I won’t go into great detail, but essentially, these threats about coming to fuck us up got more and more menacing, all in the space of half an hour or so. I was in a state, as was my mother, so we took the executive decision to open the “emergency envelope.” I make it sound like it was this big thing, whereas in reality, it was a paperclip. A paperclip you stuck in the back of the virtual baby’s neck to turn it off. It was given by the teachers but was only to be used in the case of severe emergencies. We took being threatened by our neighbours to be a severe emergency. Cut to me the next morning crying my eyes out to Mrs C, my teacher (and also my form tutor) and clutching a carrier bag which contained Baby Amy and a highly descriptive letter from my mother about the previous night’s events.
It was a shame actually. Up until the point where we broke out the emergency paper clip, I’d scored 100%, which, if anything, pisses me off more. I’m sure there’s plenty of you reading this thinking that I immediately failed, because you can’t just turn a baby off when it’s crying gets too loud. Let’s just say, I’d be a shitty parent worrying about what my neighbours think of me.
Alongside my disastrous experience with the virtual baby, there was also my disastrous work experience placement. If it’s unbelievable enough that I chose to study child development, you’ll absolutely wet yourself when you read that my work experience was a two week placement at a nursery for 2-5 year olds. I’ll give you five minutes just to put some paper down.
Initially, I applied to do my work experience at a bakery in town – the owner was an old friend of my Mum’s – but unfortunately, it all fell through about 2 weeks before the placement started. Cut to me sat in an emergency meeting with the teacher in charge of it all who gave me a big booklet of options. Me being flustered and desperate to get it all sorted (rather than actually taking an extra few minutes to consider what options there were), I immediately saw a listing for a nursery and thought “I’m doing Child Development, that’ll do.”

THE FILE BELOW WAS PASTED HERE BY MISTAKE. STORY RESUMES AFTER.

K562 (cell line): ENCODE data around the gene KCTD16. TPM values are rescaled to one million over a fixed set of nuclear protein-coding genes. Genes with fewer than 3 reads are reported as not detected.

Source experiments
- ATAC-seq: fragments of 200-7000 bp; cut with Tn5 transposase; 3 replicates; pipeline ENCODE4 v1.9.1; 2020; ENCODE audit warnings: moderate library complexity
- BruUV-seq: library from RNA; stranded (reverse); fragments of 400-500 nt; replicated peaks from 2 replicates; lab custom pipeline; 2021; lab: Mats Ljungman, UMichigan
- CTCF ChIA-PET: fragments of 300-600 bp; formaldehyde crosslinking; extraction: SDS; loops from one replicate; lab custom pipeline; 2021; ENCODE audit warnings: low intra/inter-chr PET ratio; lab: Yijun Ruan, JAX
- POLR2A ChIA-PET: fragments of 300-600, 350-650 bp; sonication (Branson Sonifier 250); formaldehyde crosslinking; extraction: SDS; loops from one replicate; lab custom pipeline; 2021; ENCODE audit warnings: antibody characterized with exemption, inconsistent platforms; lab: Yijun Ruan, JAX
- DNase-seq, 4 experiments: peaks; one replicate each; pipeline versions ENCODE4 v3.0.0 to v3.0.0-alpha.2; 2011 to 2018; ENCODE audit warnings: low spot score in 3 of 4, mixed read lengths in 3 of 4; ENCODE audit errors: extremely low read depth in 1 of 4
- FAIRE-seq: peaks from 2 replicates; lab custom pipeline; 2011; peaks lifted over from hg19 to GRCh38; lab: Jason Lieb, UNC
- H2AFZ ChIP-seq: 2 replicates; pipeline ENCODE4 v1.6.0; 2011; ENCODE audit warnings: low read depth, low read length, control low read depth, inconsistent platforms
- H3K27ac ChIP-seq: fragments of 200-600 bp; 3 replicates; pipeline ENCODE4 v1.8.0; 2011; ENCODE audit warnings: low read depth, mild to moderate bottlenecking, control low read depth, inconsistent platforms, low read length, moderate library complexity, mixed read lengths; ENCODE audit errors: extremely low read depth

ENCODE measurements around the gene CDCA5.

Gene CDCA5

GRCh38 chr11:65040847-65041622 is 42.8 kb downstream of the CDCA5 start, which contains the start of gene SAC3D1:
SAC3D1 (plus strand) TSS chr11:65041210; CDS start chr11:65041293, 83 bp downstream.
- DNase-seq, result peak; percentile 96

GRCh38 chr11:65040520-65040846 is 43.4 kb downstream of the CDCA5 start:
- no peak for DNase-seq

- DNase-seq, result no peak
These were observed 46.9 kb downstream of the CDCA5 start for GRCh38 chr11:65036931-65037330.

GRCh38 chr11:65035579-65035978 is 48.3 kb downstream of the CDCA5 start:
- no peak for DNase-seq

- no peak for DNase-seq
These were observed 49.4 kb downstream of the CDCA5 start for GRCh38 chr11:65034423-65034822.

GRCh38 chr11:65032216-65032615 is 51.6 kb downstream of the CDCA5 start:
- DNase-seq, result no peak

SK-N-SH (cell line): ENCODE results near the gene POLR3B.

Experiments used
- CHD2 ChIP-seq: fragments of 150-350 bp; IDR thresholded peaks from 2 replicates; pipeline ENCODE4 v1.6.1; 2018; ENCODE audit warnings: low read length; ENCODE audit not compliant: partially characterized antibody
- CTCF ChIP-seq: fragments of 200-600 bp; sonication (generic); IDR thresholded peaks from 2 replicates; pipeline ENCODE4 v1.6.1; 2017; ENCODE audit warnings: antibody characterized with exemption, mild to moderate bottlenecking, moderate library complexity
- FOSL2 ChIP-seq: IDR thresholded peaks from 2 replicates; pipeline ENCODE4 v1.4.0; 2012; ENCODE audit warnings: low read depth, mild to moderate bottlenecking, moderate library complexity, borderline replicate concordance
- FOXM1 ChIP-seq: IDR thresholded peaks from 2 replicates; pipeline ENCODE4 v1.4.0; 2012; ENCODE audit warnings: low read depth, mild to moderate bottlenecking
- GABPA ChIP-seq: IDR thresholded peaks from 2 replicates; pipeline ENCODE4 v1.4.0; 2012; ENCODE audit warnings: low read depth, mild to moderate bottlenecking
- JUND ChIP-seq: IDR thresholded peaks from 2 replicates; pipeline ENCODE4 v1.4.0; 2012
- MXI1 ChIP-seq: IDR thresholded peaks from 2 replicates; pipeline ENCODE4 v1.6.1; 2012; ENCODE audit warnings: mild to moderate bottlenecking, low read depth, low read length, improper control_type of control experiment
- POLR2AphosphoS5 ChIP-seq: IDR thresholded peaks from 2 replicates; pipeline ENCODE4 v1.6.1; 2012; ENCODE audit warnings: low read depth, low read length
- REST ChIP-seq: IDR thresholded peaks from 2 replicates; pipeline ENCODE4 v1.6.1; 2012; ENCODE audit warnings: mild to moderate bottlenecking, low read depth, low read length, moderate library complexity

The nursery I applied for seemed nice enough – the ladies working there were all really friendly, and it was a small enough nursery that I wouldn’t be allocated to just one age group and one team. It all seemed quite promising.
My first week went pretty well. Surprisingly, I actually quite liked the kids I worked with (I’m trying not to think too much about the fact these kids will have started secondary school and more by the time I write this), and I even got to lead on a few activities. It was a nice bit of nostalgia too, playing the games I used to play as a child and stuff. It was all going well until the end of the first week, where I came down with one of the worst colds of my life. I’m not even exaggerating. I was so fucking ill.
Present day me would be absolutely raging, but because I wanted to continue making a good impression, I went in for the whole of that second week. Despite the fact I was sweating my tits off and that I could barely talk. I guess it’s an occupational hazard of working with kids – you pick up every single germ going. It’s probably worth mentioning that at this point, my OCD wasn’t really a thing. Emetophobia was most definitely a thing though, but thankfully, I didn’t suffer on that front, so I guess in that respect you could say I was lucky. Although, I could have done without the disgusting lurgy that lasted for nearly 3 weeks.